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Hiking for Habitat (FBCEC)
|Topic||Laboratory and Hands-on Activities - General|
Laboratory and Hands-on Activities - Physical Activity
Outdoor Skills - Hiking
Wildlife - Mammals
Participants will reinforce their knowledge of habitats by listing the components of a habitat and different animals that might use the area as habitat. They will try to find habitats for several animals found in the Ozarks.
|Location||Fred Berry Conservation Education Center, Yellville, AR|
Education Program Coordinator, 870-449-3484
|Duration||45 minutes - 1.5 hours|
|Suggested Number of Participants||Up to 24|
- Identify the four elements of a healthy habitat.
- Apply what is known about healthy habitats to real animals and their specific habitat requirements.
Drawing and writing materials
Large sheet of paper or dry erase board
“Mammals of Arkansas” trading cards
Animal information posters and books
Habitats supply the basic needs for survival: food, water, shelter and space. While all animals need these elements, some species have different needs such as different amounts of water or space, different types of shelter or foods. The more diverse a habitat is, the more different species can live there. Observing habitat characteristics can indicate what wildlife lives there.
- Make sure participants can explain what habitat means. Ask them to name the four elements of a healthy habitat: food, water, shelter and space. List the elements across the top of a large piece of paper or dry erase board.
- Ask them to name several animals they might find around the education center. Record the answers down the side of the paper or dry erase board.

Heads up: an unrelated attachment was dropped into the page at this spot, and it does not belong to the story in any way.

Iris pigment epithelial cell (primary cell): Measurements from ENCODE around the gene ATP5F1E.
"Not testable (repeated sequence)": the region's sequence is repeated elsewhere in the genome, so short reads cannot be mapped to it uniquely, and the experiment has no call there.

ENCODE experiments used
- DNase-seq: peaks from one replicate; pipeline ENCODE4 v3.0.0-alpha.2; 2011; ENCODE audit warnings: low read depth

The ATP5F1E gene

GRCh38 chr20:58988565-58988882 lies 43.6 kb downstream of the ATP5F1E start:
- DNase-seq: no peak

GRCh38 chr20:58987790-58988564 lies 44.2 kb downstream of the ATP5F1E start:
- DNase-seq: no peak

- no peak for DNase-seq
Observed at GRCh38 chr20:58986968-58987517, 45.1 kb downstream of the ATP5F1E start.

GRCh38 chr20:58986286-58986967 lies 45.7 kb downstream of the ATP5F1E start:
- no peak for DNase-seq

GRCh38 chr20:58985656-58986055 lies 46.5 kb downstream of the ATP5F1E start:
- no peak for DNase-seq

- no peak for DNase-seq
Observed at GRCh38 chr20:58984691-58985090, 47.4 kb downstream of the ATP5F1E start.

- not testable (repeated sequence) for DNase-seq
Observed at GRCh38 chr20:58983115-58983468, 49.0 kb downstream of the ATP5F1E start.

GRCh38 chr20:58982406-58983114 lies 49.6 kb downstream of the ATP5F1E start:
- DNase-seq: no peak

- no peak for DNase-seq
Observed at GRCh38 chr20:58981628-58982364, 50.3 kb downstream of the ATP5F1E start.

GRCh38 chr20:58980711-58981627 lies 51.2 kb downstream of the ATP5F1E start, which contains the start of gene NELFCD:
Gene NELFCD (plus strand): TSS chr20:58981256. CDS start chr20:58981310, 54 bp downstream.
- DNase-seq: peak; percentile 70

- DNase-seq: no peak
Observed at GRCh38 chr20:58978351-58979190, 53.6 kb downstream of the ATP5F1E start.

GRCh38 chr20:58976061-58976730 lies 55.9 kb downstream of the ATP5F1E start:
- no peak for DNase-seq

- Let each participant, or a group of three or four, choose an animal from their list.
- Ask the participants to use the trading cards, posters and books to find what their animal needs to have a healthy habitat.
- Have them list the answers on the paper or dry erase board.
- Take the participants on a discovery hike where they will look for areas where their chosen animal might find suitable food, water, shelter and space. Have them describe the area in a journal entry, explaining how the habitat meets each need. Participants may also map or illustrate the area they have described.
- Bring all together to share what they discovered on their hike.
Pass out Arkansas Game and Fish habitat sheets and stickers. Tell participants to place the animal stickers in locations on the sheet that represent appropriate habitat for each animal. Participants may color the sheets. (Note: There are six different habitats pictured in this set, and the six can be joined into a large puzzle.)
- Name the key elements of a healthy habitat.
- Describe the ideal habitat for a cottontail rabbit.
- Benyus, Janine, M. (1989). The Field Guide to Wildlife Habitats of the Eastern United States. Simon & Schuster, NY.
- Stetson, Emily (2004). Kids’ Easy to Create Wildlife Habitats for Small Spaces. Williamson Books, Nashville, TN.
Habitat – an arrangement of food, water, shelter or cover, and space suitable to animals’ needs
Ozarks – a physiographic, geologic, and cultural highland region of the central United States covering much of the south half of Missouri, an extensive portion of northwest and North central Arkansas and extending westward into northeast Oklahoma and extreme southeast Kansas; although refered to as mountains, the region is actually a high and deeply dissected plateau